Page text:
The strange thing about the Mirage IIIO was that there were quite a few reasons why pilots should have seriously disliked it: the cockpit was tiny; fuel system management was far more complicated and involved than it was in the Avon Sabre, whose system operated as if it was just one big fuel tank with a single guage; take-off speeds were very high and the threshold speed on approach was a blistering 190 knots; the nose attitude on landing was very high, causing a somewhat restricted view of the runway; there being no bubble canopy, the view to the rear was severely restricted, a real liability in fighter-versus-fighter manoeuvring combat; the fuel capacity without the larger external tanks was quite limited, and you never really had anything remotely close to the reserves that our F-IIIC, C-130, and P3C crews (for example) rightly insisted on; you had to be very careful, when manoeuvring tightly at high altitude, not to induce a compressor stall, the intakes being a tad sensitive to a misaligned airflow; it had very limited loadout capabilities in the ground attack role; problems with the doppler feed to the navigation system were never really resolved; after an overnight downpour in the tropics, you could almost guarantee that there would be a couple of (possibly) false engine and/or afterburner fire warning lights next day; the low aspect-ratio delta-wing may have had certain aerodynamic and structural advantages, but certainly not at the low speed end of the flight envelope, or when you were engaged in maximum performance manoeuvring, because large increases in the angle of attack of the wing meant incurring massive amounts of induced drag; when the engine flamed out, the bird lost all faith in itself as a flying machine, the minimum drag (and hence best “gliding”) speed being 300 knots, and she dropped like a stone with an absolutely eye-watering rate of descent. There are other things I could mention.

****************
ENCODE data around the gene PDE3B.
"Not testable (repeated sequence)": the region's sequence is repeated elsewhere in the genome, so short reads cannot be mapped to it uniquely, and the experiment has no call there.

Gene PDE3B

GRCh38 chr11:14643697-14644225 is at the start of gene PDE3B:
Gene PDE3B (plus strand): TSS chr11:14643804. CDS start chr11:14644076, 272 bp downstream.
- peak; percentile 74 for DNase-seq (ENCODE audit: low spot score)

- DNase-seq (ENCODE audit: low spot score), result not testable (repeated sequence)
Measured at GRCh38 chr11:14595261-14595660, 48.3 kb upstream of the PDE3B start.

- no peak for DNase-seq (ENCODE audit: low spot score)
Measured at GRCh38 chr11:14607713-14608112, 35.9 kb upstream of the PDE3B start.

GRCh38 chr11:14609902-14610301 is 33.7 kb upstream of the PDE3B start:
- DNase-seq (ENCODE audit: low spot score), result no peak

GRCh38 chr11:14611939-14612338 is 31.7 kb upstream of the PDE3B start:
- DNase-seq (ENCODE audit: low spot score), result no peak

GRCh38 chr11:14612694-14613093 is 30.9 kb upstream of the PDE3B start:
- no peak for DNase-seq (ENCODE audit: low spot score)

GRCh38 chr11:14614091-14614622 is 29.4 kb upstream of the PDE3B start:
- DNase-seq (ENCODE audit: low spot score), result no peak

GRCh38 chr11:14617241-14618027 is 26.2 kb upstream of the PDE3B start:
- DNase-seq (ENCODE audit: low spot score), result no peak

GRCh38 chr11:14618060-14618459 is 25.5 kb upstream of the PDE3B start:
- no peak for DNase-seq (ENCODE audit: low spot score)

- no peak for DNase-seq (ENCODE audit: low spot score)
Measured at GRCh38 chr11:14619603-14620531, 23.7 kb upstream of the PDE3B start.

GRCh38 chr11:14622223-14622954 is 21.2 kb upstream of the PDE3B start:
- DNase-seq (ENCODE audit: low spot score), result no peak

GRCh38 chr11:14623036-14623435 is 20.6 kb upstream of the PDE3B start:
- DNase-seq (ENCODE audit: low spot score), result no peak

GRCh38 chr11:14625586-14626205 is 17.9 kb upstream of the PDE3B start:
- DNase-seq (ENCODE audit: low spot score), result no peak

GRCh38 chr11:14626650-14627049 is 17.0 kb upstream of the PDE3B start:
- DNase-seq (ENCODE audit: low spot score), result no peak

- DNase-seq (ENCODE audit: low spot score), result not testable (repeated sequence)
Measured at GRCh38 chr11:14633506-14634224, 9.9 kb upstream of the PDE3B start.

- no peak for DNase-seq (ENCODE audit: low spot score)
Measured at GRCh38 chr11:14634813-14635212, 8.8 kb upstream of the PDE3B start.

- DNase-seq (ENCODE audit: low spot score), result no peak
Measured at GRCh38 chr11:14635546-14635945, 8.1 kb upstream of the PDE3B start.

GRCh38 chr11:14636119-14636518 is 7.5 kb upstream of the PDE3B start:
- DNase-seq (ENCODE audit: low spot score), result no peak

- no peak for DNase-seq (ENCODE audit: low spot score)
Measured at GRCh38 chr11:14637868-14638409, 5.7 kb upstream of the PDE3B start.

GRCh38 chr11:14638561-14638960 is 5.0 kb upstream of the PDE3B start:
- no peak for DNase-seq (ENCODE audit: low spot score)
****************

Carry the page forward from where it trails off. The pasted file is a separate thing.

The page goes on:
So, in light of that, how was it that this aircraft, despite its little quirks and annoyances, managed to engender in the pilots who flew her a genuine and enduring (dare I say it) affection? I can only put it this way: she’d spend all your money, she’d insist that you only take her to the most expensive restaurants, she’d keep you waiting for an hour while she got ready, she’d flirt coquettishly with all your mates, she’d burn your dinner and then insist that you probably weren’t hungry anyway, and she’d put dents in your brand new Citroën DS and think nothing of it. But you’d forgive her for anything, and continue to enjoy her delightful company, because she was, after all, the incomparable and inimitable French Lady.
12 additional images. Click to enlarge.